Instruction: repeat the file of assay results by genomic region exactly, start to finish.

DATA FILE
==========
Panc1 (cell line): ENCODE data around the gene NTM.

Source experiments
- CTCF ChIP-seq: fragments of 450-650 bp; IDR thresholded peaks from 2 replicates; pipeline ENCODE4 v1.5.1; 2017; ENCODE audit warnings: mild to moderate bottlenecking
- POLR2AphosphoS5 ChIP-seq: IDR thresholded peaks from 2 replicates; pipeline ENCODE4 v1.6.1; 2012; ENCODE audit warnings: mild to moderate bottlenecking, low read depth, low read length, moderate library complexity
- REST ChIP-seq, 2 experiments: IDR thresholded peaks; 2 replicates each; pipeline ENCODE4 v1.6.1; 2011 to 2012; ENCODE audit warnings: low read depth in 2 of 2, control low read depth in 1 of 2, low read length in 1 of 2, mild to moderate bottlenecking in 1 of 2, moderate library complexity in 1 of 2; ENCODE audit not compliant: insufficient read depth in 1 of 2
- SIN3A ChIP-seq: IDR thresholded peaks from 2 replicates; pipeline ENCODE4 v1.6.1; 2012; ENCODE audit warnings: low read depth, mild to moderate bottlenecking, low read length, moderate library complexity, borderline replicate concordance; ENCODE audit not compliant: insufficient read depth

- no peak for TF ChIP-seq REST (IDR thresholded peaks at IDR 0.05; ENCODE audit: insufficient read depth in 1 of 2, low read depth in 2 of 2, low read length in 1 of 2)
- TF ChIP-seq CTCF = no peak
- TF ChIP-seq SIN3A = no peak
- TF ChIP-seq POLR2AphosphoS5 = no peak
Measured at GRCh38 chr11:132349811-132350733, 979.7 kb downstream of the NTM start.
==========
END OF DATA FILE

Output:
Panc1 (cell line): ENCODE data around the gene NTM.

Source experiments
- CTCF ChIP-seq: fragments of 450-650 bp; IDR thresholded peaks from 2 replicates; pipeline ENCODE4 v1.5.1; 2017; ENCODE audit warnings: mild to moderate bottlenecking
- POLR2AphosphoS5 ChIP-seq: IDR thresholded peaks from 2 replicates; pipeline ENCODE4 v1.6.1; 2012; ENCODE audit warnings: mild to moderate bottlenecking, low read depth, low read length, moderate library complexity
- REST ChIP-seq, 2 experiments: IDR thresholded peaks; 2 replicates each; pipeline ENCODE4 v1.6.1; 2011 to 2012; ENCODE audit warnings: low read depth in 2 of 2, control low read depth in 1 of 2, low read length in 1 of 2, mild to moderate bottlenecking in 1 of 2, moderate library complexity in 1 of 2; ENCODE audit not compliant: insufficient read depth in 1 of 2
- SIN3A ChIP-seq: IDR thresholded peaks from 2 replicates; pipeline ENCODE4 v1.6.1; 2012; ENCODE audit warnings: low read depth, mild to moderate bottlenecking, low read length, moderate library complexity, borderline replicate concordance; ENCODE audit not compliant: insufficient read depth

- no peak for TF ChIP-seq REST (IDR thresholded peaks at IDR 0.05; ENCODE audit: insufficient read depth in 1 of 2, low read depth in 2 of 2, low read length in 1 of 2)
- TF ChIP-seq CTCF = no peak
- TF ChIP-seq SIN3A = no peak
- TF ChIP-seq POLR2AphosphoS5 = no peak
Measured at GRCh38 chr11:132349811-132350733, 979.7 kb downstream of the NTM start.